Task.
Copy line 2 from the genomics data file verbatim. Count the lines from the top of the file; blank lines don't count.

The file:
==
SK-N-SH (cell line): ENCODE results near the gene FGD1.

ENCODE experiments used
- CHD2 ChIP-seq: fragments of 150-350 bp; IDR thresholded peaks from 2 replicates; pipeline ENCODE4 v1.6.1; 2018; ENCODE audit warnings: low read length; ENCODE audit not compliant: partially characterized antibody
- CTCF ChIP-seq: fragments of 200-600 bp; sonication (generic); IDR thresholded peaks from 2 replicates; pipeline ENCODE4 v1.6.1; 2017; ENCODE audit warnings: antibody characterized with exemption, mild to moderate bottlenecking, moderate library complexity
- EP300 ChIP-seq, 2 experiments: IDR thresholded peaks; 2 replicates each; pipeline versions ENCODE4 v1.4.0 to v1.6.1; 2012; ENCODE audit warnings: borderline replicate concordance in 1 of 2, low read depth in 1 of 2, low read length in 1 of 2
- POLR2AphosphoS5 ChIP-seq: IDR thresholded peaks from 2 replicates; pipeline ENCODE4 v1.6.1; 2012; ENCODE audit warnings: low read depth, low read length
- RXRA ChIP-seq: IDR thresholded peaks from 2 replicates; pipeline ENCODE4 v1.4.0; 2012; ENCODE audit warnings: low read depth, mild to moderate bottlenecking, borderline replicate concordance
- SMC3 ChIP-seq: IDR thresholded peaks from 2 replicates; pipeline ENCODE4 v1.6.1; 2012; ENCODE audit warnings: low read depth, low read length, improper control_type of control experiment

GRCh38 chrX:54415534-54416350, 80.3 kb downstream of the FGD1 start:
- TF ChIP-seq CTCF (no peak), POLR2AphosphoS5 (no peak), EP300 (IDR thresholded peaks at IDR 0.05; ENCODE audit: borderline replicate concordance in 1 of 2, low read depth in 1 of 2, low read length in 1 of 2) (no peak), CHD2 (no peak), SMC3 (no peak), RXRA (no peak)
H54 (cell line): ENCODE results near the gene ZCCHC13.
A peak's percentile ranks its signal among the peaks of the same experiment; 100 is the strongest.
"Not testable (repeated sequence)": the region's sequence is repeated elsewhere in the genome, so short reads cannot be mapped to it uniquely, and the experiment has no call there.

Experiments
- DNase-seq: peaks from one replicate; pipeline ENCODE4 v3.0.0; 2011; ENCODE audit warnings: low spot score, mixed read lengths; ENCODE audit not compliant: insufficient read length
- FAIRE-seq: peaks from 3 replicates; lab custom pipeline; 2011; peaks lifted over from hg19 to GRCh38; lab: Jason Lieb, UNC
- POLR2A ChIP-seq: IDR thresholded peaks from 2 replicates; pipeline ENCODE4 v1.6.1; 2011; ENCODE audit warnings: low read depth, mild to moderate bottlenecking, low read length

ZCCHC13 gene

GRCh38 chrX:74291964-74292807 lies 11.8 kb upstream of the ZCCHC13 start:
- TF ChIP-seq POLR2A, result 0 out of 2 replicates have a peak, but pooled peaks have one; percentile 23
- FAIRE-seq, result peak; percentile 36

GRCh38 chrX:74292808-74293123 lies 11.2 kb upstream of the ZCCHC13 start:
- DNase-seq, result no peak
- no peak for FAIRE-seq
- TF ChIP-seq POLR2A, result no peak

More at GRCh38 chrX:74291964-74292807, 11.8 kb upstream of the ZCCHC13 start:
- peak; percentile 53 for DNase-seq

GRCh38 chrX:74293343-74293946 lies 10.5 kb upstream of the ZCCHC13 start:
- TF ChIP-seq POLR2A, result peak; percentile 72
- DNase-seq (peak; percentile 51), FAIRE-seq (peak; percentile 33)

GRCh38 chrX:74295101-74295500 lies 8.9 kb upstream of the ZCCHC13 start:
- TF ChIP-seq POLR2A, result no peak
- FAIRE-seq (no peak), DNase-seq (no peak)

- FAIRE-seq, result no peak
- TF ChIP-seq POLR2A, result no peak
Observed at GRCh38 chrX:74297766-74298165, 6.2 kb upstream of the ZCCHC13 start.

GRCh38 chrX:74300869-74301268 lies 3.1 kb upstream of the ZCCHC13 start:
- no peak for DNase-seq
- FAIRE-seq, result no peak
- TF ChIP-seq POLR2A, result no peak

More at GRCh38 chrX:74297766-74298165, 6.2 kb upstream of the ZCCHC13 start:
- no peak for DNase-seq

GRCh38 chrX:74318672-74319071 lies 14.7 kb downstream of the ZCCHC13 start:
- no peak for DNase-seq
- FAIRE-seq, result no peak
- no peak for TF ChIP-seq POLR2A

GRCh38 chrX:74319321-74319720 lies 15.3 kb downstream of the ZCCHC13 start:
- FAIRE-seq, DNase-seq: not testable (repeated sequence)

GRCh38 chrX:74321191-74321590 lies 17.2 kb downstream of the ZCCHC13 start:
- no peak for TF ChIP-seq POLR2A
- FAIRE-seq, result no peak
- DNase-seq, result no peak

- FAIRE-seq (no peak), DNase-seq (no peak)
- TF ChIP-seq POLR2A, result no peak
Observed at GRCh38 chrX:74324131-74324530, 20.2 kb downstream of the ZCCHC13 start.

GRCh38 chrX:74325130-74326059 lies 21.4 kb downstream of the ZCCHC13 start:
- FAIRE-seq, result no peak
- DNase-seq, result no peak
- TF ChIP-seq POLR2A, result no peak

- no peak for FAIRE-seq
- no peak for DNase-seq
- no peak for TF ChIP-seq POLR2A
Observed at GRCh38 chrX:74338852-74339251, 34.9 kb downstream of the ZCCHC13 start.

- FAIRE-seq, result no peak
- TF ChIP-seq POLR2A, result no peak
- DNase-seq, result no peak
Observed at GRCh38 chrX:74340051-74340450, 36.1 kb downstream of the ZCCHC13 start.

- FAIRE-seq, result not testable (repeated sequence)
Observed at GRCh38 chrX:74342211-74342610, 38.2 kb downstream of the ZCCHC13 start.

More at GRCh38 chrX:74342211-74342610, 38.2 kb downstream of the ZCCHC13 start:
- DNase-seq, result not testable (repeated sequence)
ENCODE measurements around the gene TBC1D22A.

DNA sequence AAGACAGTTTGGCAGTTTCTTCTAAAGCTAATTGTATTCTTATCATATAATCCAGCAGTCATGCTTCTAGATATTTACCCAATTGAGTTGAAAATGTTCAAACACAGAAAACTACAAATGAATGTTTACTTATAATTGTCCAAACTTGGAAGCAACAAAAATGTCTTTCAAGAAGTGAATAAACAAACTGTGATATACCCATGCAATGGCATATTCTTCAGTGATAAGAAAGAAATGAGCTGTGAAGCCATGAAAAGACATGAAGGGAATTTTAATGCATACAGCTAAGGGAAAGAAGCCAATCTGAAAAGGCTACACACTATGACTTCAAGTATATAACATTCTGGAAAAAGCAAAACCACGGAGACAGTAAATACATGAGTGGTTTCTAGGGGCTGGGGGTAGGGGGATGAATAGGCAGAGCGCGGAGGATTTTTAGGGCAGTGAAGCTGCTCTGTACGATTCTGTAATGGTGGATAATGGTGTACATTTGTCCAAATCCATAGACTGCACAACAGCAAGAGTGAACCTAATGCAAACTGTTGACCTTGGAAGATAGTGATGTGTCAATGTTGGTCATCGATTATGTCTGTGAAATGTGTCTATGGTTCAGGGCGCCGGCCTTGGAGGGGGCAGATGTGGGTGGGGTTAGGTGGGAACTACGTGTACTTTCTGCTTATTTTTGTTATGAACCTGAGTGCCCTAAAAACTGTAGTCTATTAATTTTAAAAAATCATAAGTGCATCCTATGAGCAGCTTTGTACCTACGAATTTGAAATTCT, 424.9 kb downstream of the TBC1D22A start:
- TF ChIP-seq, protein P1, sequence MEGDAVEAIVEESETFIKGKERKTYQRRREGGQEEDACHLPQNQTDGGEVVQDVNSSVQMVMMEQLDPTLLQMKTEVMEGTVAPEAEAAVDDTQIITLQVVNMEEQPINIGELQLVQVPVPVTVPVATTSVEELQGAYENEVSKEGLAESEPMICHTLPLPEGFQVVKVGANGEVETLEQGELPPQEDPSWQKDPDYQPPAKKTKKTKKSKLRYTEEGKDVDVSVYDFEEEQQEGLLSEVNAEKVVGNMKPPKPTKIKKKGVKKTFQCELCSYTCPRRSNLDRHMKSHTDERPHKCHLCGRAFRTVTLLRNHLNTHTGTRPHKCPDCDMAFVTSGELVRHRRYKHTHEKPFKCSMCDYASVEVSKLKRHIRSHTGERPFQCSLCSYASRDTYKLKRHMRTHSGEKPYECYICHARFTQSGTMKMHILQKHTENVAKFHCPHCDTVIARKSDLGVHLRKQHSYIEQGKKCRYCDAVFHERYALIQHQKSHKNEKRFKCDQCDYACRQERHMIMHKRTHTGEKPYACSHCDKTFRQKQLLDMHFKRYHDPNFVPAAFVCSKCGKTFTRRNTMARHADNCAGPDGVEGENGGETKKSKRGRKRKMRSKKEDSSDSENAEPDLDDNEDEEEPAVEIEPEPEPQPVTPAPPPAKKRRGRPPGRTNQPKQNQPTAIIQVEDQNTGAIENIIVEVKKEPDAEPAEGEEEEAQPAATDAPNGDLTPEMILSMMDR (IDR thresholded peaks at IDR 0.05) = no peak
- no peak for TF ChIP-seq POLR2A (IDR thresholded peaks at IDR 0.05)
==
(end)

ENCODE experiments used